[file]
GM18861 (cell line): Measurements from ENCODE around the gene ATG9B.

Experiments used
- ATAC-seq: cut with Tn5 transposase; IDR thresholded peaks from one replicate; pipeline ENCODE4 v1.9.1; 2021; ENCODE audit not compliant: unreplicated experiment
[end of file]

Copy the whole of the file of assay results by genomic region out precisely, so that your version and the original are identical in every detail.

GM18861 (cell line): Measurements from ENCODE around the gene ATG9B.

Experiments used
- ATAC-seq: cut with Tn5 transposase; IDR thresholded peaks from one replicate; pipeline ENCODE4 v1.9.1; 2021; ENCODE audit not compliant: unreplicated experiment